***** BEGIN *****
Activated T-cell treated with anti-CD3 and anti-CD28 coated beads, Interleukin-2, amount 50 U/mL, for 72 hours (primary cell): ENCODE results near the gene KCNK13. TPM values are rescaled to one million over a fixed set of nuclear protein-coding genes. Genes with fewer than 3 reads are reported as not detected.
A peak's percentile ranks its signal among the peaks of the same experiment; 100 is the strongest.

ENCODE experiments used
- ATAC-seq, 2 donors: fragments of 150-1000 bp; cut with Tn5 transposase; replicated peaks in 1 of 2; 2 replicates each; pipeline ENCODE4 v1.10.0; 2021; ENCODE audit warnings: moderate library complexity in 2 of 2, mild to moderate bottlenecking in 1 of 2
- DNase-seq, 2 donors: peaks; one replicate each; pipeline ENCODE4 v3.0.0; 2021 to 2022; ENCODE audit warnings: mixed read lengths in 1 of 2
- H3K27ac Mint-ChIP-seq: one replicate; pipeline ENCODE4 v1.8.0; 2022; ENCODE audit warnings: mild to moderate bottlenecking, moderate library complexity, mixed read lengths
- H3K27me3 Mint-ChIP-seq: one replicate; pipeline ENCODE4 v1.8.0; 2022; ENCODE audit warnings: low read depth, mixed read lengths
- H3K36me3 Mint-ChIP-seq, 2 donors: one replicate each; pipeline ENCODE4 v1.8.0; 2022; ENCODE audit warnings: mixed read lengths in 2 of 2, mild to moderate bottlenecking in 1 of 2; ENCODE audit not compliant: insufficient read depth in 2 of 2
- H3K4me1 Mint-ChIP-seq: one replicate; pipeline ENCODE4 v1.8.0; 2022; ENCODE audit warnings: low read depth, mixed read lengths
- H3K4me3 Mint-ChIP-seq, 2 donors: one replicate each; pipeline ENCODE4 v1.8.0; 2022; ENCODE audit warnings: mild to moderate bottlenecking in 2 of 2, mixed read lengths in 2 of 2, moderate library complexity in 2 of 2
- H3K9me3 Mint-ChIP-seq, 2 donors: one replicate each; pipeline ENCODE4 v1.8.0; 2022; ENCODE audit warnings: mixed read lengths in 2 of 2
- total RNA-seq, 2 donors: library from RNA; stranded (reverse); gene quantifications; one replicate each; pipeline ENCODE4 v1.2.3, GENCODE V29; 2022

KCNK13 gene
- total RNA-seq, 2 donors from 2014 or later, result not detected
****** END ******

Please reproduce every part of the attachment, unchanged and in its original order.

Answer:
Activated T-cell treated with anti-CD3 and anti-CD28 coated beads, Interleukin-2, amount 50 U/mL, for 72 hours (primary cell): ENCODE results near the gene KCNK13. TPM values are rescaled to one million over a fixed set of nuclear protein-coding genes. Genes with fewer than 3 reads are reported as not detected.
A peak's percentile ranks its signal among the peaks of the same experiment; 100 is the strongest.

ENCODE experiments used
- ATAC-seq, 2 donors: fragments of 150-1000 bp; cut with Tn5 transposase; replicated peaks in 1 of 2; 2 replicates each; pipeline ENCODE4 v1.10.0; 2021; ENCODE audit warnings: moderate library complexity in 2 of 2, mild to moderate bottlenecking in 1 of 2
- DNase-seq, 2 donors: peaks; one replicate each; pipeline ENCODE4 v3.0.0; 2021 to 2022; ENCODE audit warnings: mixed read lengths in 1 of 2
- H3K27ac Mint-ChIP-seq: one replicate; pipeline ENCODE4 v1.8.0; 2022; ENCODE audit warnings: mild to moderate bottlenecking, moderate library complexity, mixed read lengths
- H3K27me3 Mint-ChIP-seq: one replicate; pipeline ENCODE4 v1.8.0; 2022; ENCODE audit warnings: low read depth, mixed read lengths
- H3K36me3 Mint-ChIP-seq, 2 donors: one replicate each; pipeline ENCODE4 v1.8.0; 2022; ENCODE audit warnings: mixed read lengths in 2 of 2, mild to moderate bottlenecking in 1 of 2; ENCODE audit not compliant: insufficient read depth in 2 of 2
- H3K4me1 Mint-ChIP-seq: one replicate; pipeline ENCODE4 v1.8.0; 2022; ENCODE audit warnings: low read depth, mixed read lengths
- H3K4me3 Mint-ChIP-seq, 2 donors: one replicate each; pipeline ENCODE4 v1.8.0; 2022; ENCODE audit warnings: mild to moderate bottlenecking in 2 of 2, mixed read lengths in 2 of 2, moderate library complexity in 2 of 2
- H3K9me3 Mint-ChIP-seq, 2 donors: one replicate each; pipeline ENCODE4 v1.8.0; 2022; ENCODE audit warnings: mixed read lengths in 2 of 2
- total RNA-seq, 2 donors: library from RNA; stranded (reverse); gene quantifications; one replicate each; pipeline ENCODE4 v1.2.3, GENCODE V29; 2022

KCNK13 gene
- total RNA-seq, 2 donors from 2014 or later, result not detected